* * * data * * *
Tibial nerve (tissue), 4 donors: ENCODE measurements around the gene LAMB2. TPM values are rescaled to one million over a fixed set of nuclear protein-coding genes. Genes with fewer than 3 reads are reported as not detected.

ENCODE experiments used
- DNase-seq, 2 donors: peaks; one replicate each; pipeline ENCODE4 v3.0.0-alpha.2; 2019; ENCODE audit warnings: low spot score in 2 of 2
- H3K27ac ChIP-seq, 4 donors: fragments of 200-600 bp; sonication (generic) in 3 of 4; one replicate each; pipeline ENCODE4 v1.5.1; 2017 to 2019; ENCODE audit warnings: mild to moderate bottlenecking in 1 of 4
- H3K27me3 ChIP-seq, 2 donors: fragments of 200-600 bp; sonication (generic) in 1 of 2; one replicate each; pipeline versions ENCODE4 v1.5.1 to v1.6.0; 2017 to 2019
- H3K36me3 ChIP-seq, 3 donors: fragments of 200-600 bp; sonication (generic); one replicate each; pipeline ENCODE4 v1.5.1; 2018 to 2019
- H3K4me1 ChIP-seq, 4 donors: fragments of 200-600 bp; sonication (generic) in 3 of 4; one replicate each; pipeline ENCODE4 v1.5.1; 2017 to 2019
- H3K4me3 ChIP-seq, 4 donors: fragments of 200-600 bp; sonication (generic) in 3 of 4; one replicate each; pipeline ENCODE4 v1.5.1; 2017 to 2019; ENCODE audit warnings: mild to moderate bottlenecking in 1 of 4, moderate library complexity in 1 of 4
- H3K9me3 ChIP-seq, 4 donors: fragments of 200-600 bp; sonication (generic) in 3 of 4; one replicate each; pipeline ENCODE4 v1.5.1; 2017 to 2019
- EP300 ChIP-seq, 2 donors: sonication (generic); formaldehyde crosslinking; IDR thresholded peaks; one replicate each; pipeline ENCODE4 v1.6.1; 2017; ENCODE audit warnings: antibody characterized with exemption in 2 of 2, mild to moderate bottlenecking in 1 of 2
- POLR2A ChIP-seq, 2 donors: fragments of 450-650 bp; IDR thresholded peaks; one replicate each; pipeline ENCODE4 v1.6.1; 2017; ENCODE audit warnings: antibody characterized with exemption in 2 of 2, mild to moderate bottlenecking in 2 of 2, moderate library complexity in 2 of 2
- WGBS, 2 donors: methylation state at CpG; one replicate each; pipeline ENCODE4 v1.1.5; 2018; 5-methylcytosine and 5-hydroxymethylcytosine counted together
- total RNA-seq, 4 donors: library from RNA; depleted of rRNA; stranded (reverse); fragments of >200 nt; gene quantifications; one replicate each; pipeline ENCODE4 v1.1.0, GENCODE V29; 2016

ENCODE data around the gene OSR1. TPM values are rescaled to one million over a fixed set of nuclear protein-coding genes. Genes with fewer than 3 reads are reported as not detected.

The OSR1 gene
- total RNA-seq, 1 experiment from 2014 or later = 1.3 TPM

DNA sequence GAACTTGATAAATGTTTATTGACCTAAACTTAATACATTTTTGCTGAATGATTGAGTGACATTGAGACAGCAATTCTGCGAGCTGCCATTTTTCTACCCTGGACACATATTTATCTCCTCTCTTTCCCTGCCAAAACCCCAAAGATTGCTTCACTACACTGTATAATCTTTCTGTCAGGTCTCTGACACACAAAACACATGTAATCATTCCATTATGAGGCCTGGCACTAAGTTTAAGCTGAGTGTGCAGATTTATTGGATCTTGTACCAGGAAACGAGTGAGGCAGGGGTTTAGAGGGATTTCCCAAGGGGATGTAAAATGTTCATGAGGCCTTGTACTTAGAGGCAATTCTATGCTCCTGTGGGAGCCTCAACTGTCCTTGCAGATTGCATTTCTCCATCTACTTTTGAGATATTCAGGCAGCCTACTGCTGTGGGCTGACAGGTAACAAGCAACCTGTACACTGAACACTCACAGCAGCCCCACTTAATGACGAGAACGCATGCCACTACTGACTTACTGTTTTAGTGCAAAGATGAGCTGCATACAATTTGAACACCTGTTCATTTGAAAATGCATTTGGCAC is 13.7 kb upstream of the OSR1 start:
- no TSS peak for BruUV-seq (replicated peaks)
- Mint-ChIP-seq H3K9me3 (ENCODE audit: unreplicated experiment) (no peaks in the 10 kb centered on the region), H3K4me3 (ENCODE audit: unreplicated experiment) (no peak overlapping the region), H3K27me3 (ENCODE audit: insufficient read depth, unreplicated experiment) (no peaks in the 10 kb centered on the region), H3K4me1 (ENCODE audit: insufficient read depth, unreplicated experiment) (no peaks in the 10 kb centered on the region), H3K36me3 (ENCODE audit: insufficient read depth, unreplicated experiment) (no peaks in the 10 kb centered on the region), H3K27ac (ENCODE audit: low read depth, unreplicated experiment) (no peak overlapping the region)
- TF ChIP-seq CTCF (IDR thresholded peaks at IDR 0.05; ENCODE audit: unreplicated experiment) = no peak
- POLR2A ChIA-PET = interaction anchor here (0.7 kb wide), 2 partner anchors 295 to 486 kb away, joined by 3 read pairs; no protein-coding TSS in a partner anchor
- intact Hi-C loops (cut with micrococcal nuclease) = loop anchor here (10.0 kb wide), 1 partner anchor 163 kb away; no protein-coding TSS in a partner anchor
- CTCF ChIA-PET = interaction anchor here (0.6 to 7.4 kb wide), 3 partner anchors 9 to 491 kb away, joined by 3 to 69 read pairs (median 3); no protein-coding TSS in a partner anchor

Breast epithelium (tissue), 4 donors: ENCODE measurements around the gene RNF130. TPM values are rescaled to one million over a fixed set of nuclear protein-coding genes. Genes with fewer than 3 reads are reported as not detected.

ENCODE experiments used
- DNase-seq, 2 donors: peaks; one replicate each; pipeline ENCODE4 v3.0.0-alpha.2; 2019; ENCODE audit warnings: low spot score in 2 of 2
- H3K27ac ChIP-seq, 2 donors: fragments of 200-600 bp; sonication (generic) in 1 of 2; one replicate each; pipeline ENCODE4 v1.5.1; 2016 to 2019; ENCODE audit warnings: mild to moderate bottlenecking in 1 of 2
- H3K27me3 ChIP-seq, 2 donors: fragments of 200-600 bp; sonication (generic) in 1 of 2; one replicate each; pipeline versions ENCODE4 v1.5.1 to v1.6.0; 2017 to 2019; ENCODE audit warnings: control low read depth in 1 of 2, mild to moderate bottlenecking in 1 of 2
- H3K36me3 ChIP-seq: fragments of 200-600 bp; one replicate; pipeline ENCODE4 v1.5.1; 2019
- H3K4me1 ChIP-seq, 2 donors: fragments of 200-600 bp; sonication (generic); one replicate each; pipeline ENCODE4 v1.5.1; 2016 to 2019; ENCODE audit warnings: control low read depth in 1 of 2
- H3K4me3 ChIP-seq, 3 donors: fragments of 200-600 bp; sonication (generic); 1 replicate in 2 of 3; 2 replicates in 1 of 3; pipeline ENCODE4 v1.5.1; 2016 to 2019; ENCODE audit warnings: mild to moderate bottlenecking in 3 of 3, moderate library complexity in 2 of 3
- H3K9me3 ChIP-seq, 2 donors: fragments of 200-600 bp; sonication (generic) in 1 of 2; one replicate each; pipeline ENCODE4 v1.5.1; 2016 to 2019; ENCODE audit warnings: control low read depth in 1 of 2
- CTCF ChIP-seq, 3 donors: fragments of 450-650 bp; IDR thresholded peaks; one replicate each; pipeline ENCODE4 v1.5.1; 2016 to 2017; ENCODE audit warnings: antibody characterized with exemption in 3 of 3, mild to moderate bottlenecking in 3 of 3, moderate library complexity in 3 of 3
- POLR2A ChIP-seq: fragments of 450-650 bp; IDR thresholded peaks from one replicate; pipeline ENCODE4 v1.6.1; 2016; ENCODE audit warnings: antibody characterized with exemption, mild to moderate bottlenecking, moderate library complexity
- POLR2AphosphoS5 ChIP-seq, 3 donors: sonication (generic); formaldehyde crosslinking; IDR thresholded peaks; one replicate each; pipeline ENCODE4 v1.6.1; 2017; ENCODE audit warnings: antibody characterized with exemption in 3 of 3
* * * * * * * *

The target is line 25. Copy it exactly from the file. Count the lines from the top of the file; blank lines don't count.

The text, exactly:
ENCODE experiments used